goods and services, not a religious freedom. The assertion that people or business can use a loophole to shirk long standing, deeply meaningful civil rights protection is offensive to Americans. Conservatives laughed it off as hysteria but we are left to wonder that if anyone can invent a religious belief and use it as a defense placing strongly held civil rights protections at the mercy of a judge what could be the result? A doctor refusing care to a lesbian couple’s baby? Police refusing to protect gay people during Pride? Oh yeah, that ACTUALLY happened. Please, stop pretending that you are the ones persecuted when a lawyer is working to pass a law making the execution of gay people on the basis of them being, well themselves, legal. The claim that gays are bullying YOU in the face of our daily humiliations is obtuse narcissism.

    So, since it is clear that you really don’t understand why LGBT people actually NEED civil marriage rights without public accommodation restrictions, please let me first explain who LGBT people are NOT. We are NOT rapists or pedophiles. I know that may be insulting to those of you who know that not to be true but still are opposed to same sex marriage, but it is necessary to remind you that ALL biblical “evidence” against gay people are equating your everyday gay couple to molesters, rapists and pedophiles. All biblical references used against gay people are not actually references to gay people as we understand them today. What’s infuriating is that Christian conservatives should know that, yet they are still reducing the gay or progressive Christian argument to the morality of all sex regardless of context. No, not even close! It’s deeply disrespectful to reduce us to our sexuality as opposed to recognizing our humanity, and all humanity has a sexual orientation. Homosexuality is real and innate, not a neuro-behavioral disorder. No amount of public policy or cultural change increases or reduces the number of gays in society. We have the right to life and dignity, and that necessitates civil marriage rights. I’m a lesbian and although I’ve only been married 8 years we have spent more than $10,000 extra in taxes that we should not have. Our 3 children do not have both parents on their birth certificates, and even if we gain complete marriage equality next month we may still have to undergo a humiliating adoption process to “adopt” OUR OWN KIDS! Take a moment and imagine that humiliation… I could go on and on, but let me address your question. It takes some nerve to ask us for the “mercy” to allow you to continue to subjugate and humiliate us but not consider you a bigot. You are asking the wrong question.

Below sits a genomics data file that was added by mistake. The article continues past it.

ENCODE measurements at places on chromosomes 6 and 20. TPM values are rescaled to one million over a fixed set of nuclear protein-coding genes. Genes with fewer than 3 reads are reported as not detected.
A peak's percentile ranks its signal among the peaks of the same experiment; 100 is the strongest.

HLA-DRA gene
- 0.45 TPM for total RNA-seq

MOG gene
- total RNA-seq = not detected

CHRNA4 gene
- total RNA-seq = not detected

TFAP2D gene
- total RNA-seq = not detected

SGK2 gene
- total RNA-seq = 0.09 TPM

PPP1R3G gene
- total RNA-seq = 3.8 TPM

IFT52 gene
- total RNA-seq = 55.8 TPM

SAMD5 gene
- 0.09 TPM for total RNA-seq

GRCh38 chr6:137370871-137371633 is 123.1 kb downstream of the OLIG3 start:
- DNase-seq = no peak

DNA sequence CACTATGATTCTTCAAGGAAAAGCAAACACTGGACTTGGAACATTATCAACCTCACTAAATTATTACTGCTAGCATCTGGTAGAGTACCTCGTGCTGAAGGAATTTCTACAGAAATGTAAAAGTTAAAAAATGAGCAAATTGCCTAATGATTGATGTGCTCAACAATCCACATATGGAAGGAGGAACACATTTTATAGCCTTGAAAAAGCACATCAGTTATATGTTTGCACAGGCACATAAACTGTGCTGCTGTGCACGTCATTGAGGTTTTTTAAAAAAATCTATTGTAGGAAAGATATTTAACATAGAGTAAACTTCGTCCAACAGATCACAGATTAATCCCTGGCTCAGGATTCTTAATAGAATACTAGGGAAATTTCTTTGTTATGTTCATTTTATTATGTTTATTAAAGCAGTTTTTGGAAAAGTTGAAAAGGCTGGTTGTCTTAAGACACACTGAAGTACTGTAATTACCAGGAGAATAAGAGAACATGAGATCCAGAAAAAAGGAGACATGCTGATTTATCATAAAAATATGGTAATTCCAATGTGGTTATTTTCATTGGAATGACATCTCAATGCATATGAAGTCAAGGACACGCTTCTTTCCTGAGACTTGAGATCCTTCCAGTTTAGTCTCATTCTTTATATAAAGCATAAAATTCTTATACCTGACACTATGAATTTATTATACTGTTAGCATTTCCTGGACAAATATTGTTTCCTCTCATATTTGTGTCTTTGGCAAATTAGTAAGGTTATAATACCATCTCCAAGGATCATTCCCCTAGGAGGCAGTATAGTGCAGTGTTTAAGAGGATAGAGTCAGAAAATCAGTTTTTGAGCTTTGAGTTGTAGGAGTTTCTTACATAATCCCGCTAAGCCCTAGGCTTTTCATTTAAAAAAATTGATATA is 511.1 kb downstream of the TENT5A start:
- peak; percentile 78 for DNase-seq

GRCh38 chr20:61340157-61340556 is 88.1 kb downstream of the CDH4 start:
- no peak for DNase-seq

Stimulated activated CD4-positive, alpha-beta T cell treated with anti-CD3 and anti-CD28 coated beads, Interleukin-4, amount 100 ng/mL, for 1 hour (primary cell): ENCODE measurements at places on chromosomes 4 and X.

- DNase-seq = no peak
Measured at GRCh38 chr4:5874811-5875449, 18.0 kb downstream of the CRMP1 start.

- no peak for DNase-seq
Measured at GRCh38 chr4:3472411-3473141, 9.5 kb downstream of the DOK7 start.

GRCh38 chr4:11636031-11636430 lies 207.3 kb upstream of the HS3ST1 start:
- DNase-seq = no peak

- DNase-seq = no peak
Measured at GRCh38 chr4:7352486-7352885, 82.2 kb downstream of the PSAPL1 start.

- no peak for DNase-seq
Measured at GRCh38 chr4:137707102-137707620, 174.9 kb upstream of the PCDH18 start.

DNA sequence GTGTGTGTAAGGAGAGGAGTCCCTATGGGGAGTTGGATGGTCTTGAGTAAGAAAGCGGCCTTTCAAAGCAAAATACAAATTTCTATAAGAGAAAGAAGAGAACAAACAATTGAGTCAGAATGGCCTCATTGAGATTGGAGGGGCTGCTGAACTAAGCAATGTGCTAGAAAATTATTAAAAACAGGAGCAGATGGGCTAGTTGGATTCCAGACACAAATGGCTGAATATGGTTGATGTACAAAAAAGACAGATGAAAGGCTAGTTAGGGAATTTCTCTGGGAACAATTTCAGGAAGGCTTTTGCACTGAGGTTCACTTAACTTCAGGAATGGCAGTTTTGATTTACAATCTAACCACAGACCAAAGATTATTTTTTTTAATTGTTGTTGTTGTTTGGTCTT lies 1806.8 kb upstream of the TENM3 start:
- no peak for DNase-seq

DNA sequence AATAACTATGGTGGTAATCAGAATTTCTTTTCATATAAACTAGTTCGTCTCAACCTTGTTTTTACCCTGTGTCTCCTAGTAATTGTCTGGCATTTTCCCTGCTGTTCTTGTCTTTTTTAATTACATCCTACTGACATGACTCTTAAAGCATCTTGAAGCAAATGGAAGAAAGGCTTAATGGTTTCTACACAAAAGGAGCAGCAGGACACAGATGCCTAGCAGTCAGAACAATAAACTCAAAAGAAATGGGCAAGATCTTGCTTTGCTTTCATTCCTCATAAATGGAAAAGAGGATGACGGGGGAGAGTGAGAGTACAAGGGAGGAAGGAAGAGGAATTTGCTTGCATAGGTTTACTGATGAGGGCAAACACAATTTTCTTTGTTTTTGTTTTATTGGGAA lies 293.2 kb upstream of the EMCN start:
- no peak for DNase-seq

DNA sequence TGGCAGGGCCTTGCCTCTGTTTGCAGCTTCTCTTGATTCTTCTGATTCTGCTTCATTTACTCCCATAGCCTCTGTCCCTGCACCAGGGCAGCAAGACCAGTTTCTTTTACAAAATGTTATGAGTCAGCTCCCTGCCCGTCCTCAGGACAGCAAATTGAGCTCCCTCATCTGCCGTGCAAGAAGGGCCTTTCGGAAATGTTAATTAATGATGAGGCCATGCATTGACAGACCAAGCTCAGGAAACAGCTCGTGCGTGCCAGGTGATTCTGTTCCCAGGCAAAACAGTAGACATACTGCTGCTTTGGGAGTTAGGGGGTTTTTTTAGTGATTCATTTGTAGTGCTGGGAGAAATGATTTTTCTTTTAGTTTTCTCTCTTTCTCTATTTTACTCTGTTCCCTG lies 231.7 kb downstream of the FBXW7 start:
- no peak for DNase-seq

1. Thanks for the comment. I don’t expect to persuade you, and this wasn’t a full-blown defense of the substantive and normative view beneath my account of same-sex marriage or religious liberty.

      I will simply note, though, that your claim that “gay marriage has never been associated with any social ills” is true, but unilluminating. From what I can tell, gay marriage in this contemporary form hasn’t been tried before at all (which I take is the force of your claim that those old texts don’t matter much for contemporary discussions, right?).



      1. Let’s not forget that same sex marriage has existed in this country for over a decade, in other countries longer. There is not a indication that it is causing problems, yet there is already evidence of the benefits to same sex couples health and well-being. There has also been extensive research in regards to same sex parenting, and the consensus is that children do as well in same sex homes than in married heterosexual homes. So, there’s that. Too bad it is “unilluminating” to you.

        I shouldn’t be surprised, but it is stunning that you believe that human marriage (yeah, that’s actually what we are talking about) is an entirely new venture. Gays are not aliens, so let’s not act like this is the first colony on Mars. Mr. Anderson, you have consistently reduced this conversation and LGBT people to our sexual orientation. I also don’t expect to persuade you, but it will be impossible to continue a real discussion on this issue unless there is honest realization of the humanity and dignity involved in seeking equal marriage rights.